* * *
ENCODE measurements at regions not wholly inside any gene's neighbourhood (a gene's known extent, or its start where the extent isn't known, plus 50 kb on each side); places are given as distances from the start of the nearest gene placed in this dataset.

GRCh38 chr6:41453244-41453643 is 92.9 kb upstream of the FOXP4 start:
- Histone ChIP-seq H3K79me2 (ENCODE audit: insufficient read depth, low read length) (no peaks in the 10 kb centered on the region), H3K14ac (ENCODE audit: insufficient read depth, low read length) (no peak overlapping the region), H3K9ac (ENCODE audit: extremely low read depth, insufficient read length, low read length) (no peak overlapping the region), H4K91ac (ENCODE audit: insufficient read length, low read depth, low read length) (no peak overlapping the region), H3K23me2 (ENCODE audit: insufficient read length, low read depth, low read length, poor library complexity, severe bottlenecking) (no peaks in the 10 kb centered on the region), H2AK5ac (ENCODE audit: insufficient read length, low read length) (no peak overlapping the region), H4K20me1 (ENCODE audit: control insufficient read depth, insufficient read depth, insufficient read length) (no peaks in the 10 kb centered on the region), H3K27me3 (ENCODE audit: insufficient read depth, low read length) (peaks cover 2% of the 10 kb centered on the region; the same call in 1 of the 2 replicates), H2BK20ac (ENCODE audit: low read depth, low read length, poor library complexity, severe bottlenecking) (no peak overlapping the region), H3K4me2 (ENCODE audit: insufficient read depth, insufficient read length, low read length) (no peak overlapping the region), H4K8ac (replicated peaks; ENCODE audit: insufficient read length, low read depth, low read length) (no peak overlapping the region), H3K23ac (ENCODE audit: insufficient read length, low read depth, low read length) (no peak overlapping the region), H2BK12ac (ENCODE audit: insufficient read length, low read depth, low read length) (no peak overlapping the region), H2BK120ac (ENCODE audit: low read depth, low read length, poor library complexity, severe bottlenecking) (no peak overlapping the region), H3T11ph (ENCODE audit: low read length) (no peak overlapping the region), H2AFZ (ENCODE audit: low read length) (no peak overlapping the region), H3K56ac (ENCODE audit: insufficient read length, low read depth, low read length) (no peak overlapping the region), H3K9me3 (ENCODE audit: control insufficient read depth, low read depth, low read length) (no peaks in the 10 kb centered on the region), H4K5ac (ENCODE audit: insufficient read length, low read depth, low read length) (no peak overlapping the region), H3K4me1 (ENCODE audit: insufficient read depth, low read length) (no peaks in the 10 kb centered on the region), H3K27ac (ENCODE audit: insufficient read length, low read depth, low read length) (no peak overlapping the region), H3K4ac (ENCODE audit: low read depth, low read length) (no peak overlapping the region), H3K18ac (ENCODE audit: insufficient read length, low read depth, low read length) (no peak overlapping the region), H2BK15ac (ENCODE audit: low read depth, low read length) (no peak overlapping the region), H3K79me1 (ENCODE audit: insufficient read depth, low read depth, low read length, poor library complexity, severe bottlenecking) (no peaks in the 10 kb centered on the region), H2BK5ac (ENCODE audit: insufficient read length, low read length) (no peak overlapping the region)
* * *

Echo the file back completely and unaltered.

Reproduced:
ENCODE measurements at regions not wholly inside any gene's neighbourhood (a gene's known extent, or its start where the extent isn't known, plus 50 kb on each side); places are given as distances from the start of the nearest gene placed in this dataset.

GRCh38 chr6:41453244-41453643 is 92.9 kb upstream of the FOXP4 start:
- Histone ChIP-seq H3K79me2 (ENCODE audit: insufficient read depth, low read length) (no peaks in the 10 kb centered on the region), H3K14ac (ENCODE audit: insufficient read depth, low read length) (no peak overlapping the region), H3K9ac (ENCODE audit: extremely low read depth, insufficient read length, low read length) (no peak overlapping the region), H4K91ac (ENCODE audit: insufficient read length, low read depth, low read length) (no peak overlapping the region), H3K23me2 (ENCODE audit: insufficient read length, low read depth, low read length, poor library complexity, severe bottlenecking) (no peaks in the 10 kb centered on the region), H2AK5ac (ENCODE audit: insufficient read length, low read length) (no peak overlapping the region), H4K20me1 (ENCODE audit: control insufficient read depth, insufficient read depth, insufficient read length) (no peaks in the 10 kb centered on the region), H3K27me3 (ENCODE audit: insufficient read depth, low read length) (peaks cover 2% of the 10 kb centered on the region; the same call in 1 of the 2 replicates), H2BK20ac (ENCODE audit: low read depth, low read length, poor library complexity, severe bottlenecking) (no peak overlapping the region), H3K4me2 (ENCODE audit: insufficient read depth, insufficient read length, low read length) (no peak overlapping the region), H4K8ac (replicated peaks; ENCODE audit: insufficient read length, low read depth, low read length) (no peak overlapping the region), H3K23ac (ENCODE audit: insufficient read length, low read depth, low read length) (no peak overlapping the region), H2BK12ac (ENCODE audit: insufficient read length, low read depth, low read length) (no peak overlapping the region), H2BK120ac (ENCODE audit: low read depth, low read length, poor library complexity, severe bottlenecking) (no peak overlapping the region), H3T11ph (ENCODE audit: low read length) (no peak overlapping the region), H2AFZ (ENCODE audit: low read length) (no peak overlapping the region), H3K56ac (ENCODE audit: insufficient read length, low read depth, low read length) (no peak overlapping the region), H3K9me3 (ENCODE audit: control insufficient read depth, low read depth, low read length) (no peaks in the 10 kb centered on the region), H4K5ac (ENCODE audit: insufficient read length, low read depth, low read length) (no peak overlapping the region), H3K4me1 (ENCODE audit: insufficient read depth, low read length) (no peaks in the 10 kb centered on the region), H3K27ac (ENCODE audit: insufficient read length, low read depth, low read length) (no peak overlapping the region), H3K4ac (ENCODE audit: low read depth, low read length) (no peak overlapping the region), H3K18ac (ENCODE audit: insufficient read length, low read depth, low read length) (no peak overlapping the region), H2BK15ac (ENCODE audit: low read depth, low read length) (no peak overlapping the region), H3K79me1 (ENCODE audit: insufficient read depth, low read depth, low read length, poor library complexity, severe bottlenecking) (no peaks in the 10 kb centered on the region), H2BK5ac (ENCODE audit: insufficient read length, low read length) (no peak overlapping the region)